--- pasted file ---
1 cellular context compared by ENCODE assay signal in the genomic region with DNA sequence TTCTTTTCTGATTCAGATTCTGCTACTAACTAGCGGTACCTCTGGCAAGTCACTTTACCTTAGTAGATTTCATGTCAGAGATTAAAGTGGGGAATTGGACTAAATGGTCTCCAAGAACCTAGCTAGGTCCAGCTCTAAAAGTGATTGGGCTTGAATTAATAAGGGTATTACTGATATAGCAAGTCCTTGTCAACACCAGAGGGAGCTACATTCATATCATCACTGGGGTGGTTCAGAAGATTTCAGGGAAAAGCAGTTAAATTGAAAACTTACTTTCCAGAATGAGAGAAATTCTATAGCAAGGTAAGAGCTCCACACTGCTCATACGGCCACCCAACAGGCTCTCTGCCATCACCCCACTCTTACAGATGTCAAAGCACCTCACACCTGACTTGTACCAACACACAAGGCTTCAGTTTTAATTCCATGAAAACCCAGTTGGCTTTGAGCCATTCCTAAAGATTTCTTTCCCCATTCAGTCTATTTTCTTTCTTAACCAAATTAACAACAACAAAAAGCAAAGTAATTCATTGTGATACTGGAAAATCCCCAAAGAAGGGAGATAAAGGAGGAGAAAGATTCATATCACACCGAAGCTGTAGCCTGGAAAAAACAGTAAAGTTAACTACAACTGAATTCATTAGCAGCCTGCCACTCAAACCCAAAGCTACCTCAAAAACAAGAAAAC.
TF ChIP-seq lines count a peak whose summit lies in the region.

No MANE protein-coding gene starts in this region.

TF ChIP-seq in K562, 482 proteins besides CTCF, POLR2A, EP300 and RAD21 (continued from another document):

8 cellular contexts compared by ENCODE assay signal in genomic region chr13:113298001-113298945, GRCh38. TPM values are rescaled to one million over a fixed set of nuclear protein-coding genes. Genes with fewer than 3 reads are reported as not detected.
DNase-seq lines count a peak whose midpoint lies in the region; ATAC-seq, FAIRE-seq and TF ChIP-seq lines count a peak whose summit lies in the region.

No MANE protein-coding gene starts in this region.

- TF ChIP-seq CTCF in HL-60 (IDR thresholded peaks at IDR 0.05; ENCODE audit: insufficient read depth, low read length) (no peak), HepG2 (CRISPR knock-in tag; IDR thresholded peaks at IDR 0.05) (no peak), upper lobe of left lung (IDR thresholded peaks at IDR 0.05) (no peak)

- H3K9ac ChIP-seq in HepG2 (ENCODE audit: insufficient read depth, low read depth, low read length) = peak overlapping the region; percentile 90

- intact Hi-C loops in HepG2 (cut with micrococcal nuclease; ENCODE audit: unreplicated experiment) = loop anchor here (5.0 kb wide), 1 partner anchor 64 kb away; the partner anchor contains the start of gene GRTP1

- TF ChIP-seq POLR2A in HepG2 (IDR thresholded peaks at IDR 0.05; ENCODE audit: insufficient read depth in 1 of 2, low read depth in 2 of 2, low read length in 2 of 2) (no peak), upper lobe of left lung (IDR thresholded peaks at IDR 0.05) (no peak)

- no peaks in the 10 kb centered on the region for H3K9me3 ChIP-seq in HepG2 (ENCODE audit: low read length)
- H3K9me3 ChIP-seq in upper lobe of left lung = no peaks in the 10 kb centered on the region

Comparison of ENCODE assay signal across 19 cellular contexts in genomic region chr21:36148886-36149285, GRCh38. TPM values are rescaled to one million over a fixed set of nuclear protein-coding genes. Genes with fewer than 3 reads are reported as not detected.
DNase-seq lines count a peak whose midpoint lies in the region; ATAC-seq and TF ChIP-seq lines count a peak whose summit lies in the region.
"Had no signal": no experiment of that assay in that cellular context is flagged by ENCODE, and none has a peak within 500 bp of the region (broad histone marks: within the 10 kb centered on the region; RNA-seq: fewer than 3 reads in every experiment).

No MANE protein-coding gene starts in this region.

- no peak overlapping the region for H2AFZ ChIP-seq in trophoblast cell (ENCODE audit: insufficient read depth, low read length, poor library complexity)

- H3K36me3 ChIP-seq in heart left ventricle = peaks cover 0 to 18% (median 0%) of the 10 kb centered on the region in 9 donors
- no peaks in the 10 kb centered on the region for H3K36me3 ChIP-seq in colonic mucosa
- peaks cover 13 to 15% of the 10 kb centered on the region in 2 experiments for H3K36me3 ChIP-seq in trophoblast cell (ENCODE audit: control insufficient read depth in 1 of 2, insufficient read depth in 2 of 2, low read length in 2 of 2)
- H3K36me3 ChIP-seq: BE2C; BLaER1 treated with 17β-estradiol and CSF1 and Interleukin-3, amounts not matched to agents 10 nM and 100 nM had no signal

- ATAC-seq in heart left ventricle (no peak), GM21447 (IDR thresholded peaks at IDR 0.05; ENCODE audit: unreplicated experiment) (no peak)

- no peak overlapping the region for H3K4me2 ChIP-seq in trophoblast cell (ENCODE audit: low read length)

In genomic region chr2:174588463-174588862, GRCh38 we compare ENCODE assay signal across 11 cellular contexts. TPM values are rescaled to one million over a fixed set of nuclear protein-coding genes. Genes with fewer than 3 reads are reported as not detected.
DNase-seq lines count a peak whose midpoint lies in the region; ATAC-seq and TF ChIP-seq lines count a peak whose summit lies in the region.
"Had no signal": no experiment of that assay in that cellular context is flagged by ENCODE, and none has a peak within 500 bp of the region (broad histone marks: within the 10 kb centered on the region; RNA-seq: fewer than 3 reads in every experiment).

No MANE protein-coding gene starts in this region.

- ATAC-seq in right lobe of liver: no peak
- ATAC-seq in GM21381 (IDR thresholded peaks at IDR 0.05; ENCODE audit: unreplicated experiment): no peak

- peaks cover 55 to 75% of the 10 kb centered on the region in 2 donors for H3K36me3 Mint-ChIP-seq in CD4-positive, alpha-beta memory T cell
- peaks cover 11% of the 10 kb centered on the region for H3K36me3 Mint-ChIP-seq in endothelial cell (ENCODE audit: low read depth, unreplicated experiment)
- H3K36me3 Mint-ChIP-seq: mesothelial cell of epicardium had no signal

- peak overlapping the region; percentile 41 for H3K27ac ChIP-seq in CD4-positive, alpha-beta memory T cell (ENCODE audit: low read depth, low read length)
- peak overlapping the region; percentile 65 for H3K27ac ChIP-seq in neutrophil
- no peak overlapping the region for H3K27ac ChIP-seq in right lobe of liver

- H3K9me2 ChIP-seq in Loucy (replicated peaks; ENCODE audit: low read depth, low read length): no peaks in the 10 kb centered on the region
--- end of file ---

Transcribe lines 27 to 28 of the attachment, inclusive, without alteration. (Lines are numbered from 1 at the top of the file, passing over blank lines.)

"Had no signal": no experiment of that assay in that cellular context is flagged by ENCODE, and none has a peak within 500 bp of the region (broad histone marks: within the 10 kb centered on the region; RNA-seq: fewer than 3 reads in every experiment).

No MANE protein-coding gene starts in this region.